The sheer concentration of R&D talent in Cambridge make it an ideal location for a tech-based company aiming to stay at the forefront of its sector, says Roy Williams
News that Apple is considering extending its footprint in the UK by establishing an R&D facility in Cambridge, otherwise known as the ‘Silicon Fen’, is a ringing endorsement of how far the UK has come in terms of building its global reputation for innovation.
But what exactly has prompted the move? Is it part of an initiative to leverage innovation expertise, wherever it exists, in order to increase the company’s agility? Or is it a tactical response to help counter concern that the company’s innovation record is slowing?
The latter is unlikely, as the company already has R&D centres in Shanghai, Israel and Taiwan, which have been established for some years, so the proposed move to locate in the UK is more likely to be part of a long-term plan to further strengthen its innovation supply chain. In adding Cambridge to this list of technology hubs, Apple would benefit from a new stream of ideas, based around the unique skillsets of innovation leaders in this UK cluster of expertise. It would be a significant increase in the innovation resource coming from outside Apple’s headquarters.
Regardless of whether you believe Apple is becoming less innovative or not – and the findings of the latest Boston Consulting study of the world’s most innovative companies would suggest otherwise – the company would stand to gain from the move to Cambridge. As the UK’s original cluster of digital businesses, Cambridge is already home to a band of global multinationals including Microsoft, Sony and Siemens, as well as some successful home-grown corporates including ARM Holdings and Autonomy. The sheer concentration of R&D talent in the area and proximity to the University of Cambridge’s R&D department make the city an ideal location for a tech-based company aiming to stay at the forefront of its sector.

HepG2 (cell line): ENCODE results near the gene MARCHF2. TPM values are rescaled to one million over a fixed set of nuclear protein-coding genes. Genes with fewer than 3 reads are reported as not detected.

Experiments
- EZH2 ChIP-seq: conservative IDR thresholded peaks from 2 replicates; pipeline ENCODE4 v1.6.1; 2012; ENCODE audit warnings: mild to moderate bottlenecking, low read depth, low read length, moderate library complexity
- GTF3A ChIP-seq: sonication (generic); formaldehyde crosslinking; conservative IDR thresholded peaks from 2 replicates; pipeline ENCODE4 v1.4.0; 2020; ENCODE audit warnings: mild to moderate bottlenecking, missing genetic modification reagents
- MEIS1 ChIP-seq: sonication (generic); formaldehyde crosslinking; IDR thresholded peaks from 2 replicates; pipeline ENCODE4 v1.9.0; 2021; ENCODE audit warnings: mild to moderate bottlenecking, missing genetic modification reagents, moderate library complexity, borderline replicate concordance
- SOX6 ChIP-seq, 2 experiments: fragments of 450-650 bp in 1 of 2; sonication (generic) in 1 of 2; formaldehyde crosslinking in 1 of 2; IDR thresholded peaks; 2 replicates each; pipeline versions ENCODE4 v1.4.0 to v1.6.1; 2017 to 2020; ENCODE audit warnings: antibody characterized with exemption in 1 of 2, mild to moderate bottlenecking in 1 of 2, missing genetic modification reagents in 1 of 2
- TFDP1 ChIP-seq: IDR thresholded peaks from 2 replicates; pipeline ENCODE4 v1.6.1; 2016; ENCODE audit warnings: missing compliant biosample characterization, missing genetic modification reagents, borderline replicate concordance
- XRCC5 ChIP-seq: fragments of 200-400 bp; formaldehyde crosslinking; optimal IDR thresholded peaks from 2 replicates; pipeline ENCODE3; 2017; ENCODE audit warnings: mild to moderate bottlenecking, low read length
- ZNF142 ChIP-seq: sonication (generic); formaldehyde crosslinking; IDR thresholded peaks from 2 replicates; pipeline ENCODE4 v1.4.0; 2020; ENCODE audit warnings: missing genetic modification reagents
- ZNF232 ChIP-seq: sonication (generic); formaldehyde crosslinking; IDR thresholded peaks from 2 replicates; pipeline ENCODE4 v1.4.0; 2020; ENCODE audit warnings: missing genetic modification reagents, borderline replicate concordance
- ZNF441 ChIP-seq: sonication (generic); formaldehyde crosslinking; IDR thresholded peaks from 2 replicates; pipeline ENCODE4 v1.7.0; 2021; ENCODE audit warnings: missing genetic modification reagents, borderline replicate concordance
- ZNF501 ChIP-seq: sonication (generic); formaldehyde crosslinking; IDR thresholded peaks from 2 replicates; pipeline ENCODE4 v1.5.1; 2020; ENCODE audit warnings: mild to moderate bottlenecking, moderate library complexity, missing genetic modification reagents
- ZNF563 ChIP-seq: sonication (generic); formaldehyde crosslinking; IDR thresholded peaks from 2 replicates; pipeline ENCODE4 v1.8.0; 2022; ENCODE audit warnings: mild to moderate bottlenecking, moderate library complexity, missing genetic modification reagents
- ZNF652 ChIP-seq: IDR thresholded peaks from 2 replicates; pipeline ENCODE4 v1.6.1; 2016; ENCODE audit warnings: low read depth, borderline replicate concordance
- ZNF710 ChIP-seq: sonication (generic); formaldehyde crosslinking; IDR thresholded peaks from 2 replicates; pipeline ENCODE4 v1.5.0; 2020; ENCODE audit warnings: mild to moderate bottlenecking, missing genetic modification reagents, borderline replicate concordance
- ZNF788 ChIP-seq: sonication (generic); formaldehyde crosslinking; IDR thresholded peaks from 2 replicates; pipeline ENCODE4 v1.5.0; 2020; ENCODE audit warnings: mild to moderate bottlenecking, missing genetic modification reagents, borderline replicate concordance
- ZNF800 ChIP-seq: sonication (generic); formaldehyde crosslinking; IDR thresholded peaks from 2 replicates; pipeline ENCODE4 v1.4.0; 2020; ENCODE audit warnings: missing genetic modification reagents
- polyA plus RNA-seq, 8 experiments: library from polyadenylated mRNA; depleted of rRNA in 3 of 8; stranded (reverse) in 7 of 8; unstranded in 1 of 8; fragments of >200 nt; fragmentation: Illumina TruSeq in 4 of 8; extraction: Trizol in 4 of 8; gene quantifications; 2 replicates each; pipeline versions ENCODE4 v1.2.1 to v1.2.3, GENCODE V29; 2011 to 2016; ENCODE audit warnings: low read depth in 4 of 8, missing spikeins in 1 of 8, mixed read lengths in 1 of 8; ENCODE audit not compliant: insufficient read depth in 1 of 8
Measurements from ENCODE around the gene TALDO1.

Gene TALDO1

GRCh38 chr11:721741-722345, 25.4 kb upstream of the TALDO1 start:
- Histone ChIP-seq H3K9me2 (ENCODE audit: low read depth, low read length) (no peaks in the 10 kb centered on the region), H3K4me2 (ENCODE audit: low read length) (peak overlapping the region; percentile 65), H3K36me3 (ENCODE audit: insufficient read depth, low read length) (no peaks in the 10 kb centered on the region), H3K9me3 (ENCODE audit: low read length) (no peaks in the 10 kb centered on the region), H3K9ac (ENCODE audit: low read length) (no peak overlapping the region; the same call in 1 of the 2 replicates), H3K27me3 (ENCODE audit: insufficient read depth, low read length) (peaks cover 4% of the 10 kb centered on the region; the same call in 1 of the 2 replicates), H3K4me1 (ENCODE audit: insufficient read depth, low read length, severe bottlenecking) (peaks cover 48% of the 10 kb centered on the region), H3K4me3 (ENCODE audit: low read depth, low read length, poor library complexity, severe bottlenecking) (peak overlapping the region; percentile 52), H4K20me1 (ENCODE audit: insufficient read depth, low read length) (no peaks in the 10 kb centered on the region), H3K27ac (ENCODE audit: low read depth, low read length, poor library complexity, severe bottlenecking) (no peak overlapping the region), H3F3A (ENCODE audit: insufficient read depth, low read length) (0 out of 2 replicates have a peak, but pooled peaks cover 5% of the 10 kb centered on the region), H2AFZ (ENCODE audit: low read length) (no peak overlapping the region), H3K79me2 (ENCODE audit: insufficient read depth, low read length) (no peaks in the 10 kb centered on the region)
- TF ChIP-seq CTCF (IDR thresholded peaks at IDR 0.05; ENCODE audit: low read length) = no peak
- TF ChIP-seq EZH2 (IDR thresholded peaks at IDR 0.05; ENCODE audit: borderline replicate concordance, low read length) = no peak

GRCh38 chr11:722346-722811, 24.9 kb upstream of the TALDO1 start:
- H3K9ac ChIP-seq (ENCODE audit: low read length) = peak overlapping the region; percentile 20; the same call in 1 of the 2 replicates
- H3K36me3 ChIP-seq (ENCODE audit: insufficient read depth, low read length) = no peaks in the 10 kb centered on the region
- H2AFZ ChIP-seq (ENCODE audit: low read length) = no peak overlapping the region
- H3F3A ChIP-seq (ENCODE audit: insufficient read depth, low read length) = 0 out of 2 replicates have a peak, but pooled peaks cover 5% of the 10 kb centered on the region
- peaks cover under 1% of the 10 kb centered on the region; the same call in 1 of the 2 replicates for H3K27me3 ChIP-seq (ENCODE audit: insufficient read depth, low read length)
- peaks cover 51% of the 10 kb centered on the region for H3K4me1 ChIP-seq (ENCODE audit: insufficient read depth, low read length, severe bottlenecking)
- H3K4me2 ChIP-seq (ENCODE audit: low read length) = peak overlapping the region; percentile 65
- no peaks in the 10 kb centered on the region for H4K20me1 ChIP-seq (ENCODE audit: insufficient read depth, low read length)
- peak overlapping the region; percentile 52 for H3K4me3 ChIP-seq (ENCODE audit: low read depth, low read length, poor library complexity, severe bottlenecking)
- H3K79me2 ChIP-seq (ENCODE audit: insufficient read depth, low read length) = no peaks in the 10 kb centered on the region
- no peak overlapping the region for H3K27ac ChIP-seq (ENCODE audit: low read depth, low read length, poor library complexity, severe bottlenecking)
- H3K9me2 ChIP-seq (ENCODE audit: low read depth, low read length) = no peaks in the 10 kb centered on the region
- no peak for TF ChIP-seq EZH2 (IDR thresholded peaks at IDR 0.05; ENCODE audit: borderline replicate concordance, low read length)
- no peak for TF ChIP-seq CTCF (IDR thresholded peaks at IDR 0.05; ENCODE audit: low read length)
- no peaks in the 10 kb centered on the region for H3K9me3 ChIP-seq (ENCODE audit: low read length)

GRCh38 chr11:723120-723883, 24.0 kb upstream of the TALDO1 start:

For Apple, the innovation challenge is particularly acute. The company has an impressive innovation record that it must live up to with each upgrade or release. This raises the stakes when it comes to devising genuinely new ideas and it is increasingly important that products are consumer-tested at every stage of the development process to ensure they will meet market expectations and generate the right level of demand.
One of the ways Apple has been attempting to address this innovation challenge is to increase control over its supply chain, investing in the manufacture of its own components and placing large advance orders with key suppliers where needed. However, stiff competition from nimble innovators in Asia is encouraging the company to reach beyond this model and loosen its tight control over innovation processes. In doing so, it is opening the door to greater collaboration and ideas-sharing.
Such an approach to innovation sourcing is not without risk of course, but clearly the pressure to keep on innovating is beginning to outweigh the pressure to own and protect. Apple is also following in some well-trodden corporate footsteps in taking this approach. Proctor & Gamble operates an open innovation programme called Connect + Develop, which aims to accelerate product development through strategic partnerships. Cisco too has established a global network of Innovation Centres to accelerate development of the Internet of Everything.
Whether Apple will want to embrace open innovation to the same degree as others remains to be seen, but either way the move to Cambridge, if it happens, represents a constructive step to a more agile future.
Roy Williams is managing director at Vendigital, a firm of supply chain and procurement consultants operating globally and across industry sectors.